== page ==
Wait—I Thought Cats Were Carnivores, So Why Is Mine Eating My Houseplants?
If you’re sitting around trying to figure out why your kitty does all the curious things he does, you may be sitting for a long time. Cats are enigmatic creatures whose behavior often bemuses their owners. Why is it that Luna insists on lightly tapping you on the tip of your nose every morning at 4:36 sharp, refusing to let you sleep in? How come Oliver goes from lying completely still in a Sunday window seat to suddenly zooming around the room 70 miles an hour for no apparent reason? Does Molly not realize those items she keeps pushing off your dresser to the floor are treasured keepsakes? Does she not even care that she’s already broken 3 this month? And why in the world, when cats are supposed to be strict meat-eaters, are they seemingly obsessed with your houseplants?
The truth is, like most cat behaviors, eating houseplants is a bit of a mystery even to the experts. Here are a few theories:
- Your cat is bored, and engaging with wispy, wiggly houseplants is simply entertaining.
- Cats use taste, smell, and touch to study their environment, and the fibrous textures of leaves might satisfy their curiosity.
- When a cat is suffering from a tummy ache, he may instinctively eat plant matter in attempt to get relief by inducing vomiting.
Some plants are toxic to cats, so beware.
- Your cat’s curiosity about your plants can lead to more than shredded leaves and toppled pots and soil all over your carpet. There are plants that are poisonous to cats that cause everything from drooling to vomiting to acute kidney failure and death.
- As the pet owner, you must take precautions to reduce or eliminate your cat’s access to dangerous plants. That’s easier said than done given a cat’s proclivity to climb and explore. The safest policy for your indoor kitty is No Toxic Plants Allowed. Trying to keep them out of reach isn’t worth risking your cat’s health and safety. If kitty likes to play outdoors, familiarize yourself with the plants in your and your neighbors’ yards so if a problem should occur, you are armed with knowledge to help the vet treat your cat.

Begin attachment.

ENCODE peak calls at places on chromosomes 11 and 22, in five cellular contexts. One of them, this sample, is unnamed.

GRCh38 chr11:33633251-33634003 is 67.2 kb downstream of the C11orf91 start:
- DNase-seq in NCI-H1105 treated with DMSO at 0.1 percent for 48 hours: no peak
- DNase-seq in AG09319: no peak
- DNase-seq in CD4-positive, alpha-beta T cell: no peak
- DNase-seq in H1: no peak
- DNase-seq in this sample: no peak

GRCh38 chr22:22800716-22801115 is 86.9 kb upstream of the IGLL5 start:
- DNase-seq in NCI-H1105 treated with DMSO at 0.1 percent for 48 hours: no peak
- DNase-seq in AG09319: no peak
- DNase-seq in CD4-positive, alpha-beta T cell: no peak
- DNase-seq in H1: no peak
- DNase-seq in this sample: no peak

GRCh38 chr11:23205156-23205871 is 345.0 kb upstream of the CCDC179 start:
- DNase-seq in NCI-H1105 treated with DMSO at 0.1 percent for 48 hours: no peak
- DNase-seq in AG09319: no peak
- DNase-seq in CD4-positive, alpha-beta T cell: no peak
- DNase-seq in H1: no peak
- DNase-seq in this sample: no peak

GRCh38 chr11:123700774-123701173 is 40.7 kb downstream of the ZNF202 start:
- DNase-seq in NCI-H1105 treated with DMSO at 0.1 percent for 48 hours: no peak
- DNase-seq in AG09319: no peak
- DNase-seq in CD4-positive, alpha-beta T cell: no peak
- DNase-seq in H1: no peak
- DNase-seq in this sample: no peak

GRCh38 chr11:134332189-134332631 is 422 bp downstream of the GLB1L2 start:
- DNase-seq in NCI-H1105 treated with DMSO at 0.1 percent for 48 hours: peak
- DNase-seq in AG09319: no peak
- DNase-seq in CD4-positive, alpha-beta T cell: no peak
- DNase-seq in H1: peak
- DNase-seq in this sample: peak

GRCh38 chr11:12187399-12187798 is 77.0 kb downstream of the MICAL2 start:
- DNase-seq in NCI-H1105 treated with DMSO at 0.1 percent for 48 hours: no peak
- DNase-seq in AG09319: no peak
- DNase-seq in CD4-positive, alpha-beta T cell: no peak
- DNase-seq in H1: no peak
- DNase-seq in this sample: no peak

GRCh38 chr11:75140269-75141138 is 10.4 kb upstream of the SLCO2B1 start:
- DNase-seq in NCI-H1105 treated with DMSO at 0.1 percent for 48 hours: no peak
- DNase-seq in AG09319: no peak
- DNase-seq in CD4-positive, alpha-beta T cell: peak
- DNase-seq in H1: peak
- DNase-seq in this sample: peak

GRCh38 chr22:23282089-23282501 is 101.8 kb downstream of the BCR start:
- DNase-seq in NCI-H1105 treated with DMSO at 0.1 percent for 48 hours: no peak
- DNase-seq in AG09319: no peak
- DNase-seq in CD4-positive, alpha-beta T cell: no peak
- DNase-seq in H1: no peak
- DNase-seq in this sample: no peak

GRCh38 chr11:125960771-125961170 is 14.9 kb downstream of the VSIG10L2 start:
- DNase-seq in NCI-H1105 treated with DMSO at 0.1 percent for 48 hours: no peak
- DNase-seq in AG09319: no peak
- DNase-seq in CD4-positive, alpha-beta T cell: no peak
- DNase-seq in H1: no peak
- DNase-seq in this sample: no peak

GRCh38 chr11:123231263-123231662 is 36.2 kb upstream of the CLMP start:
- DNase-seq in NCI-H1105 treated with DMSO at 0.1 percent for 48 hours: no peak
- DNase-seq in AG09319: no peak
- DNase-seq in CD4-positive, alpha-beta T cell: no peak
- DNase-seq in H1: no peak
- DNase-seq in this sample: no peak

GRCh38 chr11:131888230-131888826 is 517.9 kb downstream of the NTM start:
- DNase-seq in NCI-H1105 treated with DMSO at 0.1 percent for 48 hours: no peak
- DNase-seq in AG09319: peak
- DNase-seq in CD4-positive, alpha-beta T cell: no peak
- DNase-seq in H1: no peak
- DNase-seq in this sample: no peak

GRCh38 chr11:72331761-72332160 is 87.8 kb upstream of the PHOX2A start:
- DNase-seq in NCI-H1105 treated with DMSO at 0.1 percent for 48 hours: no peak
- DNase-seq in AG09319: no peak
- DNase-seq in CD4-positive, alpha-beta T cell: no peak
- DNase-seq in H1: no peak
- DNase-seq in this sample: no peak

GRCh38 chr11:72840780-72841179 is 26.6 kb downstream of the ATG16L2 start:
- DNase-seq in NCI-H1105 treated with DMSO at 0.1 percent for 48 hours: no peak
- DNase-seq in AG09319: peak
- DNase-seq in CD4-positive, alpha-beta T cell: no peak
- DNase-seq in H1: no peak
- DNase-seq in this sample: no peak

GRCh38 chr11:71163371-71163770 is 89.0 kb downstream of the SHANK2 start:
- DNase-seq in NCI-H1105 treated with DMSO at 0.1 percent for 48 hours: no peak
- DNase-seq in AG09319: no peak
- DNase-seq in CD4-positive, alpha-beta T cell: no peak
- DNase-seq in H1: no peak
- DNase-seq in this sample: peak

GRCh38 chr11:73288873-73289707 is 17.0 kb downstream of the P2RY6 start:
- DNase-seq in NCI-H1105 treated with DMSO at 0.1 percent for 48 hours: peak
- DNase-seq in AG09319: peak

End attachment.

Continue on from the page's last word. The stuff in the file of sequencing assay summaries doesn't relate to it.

- The ASPCA provides you with a helpful list of both toxic and harmless plants to keep in your home.
Fortunately, you can do some things to protect your cat.
- Once you are familiar with some house plants that are safe for cats, you can include a few around your home. We love spider plants. They are pretty for you to look at, and fun for cats as well. Their long, dangly “spiderettes” are irresistible, and perfectly harmless for kitty.
- Consider keeping a couple plants specifically targeted to cats. Grow a patch of wheatgrass. Cats love the stuff. Of course, you may occasionally step in an annoying little wet patch of it that they throw up, but it won’t actually harm them. All you need to grow your own wheatgrass is some wheat berries, a little potting soil, and a tray. Another option is to grow your own catnip! Your kitty will thank you for it, and you don’t even need a medical catnip card to grow your own!
- Keep kitty engaged in other ways. The downside of a cat’s curiosity is that when the environment is under-stimulating, cats can quickly become bored. Provide plenty of appropriate cat toys around your home—and switch them out from time to time to keep things exciting. Hide treats in fun places in the rooms where you allow kitty to explore.
If you ever have reason to suspect that your cat has been poisoned by a toxic plant, act immediately. It is always wise to call the ASPCA Poison Control Center 888-426-HELP (888-426-4435) as soon as you notice symptoms like vomiting, diarrhea, or trouble breathing and walking.
Bring your cat to Ambassador Hospital ASAP—we provide emergency animal care services and are always happy to accept walk-ins. When possible, bring in the plant, or portion of the plant, you suspect your cat has eaten. The sooner we can treat your cat, the better her chances of full recovery.
Our pets are our family members, and as such, we want to do everything we can to provide a safe home environment for them. If you have any further questions about safe plants or other ways to cat-proof your house, call us today at 864-271-1112. We are here for you and your feline family.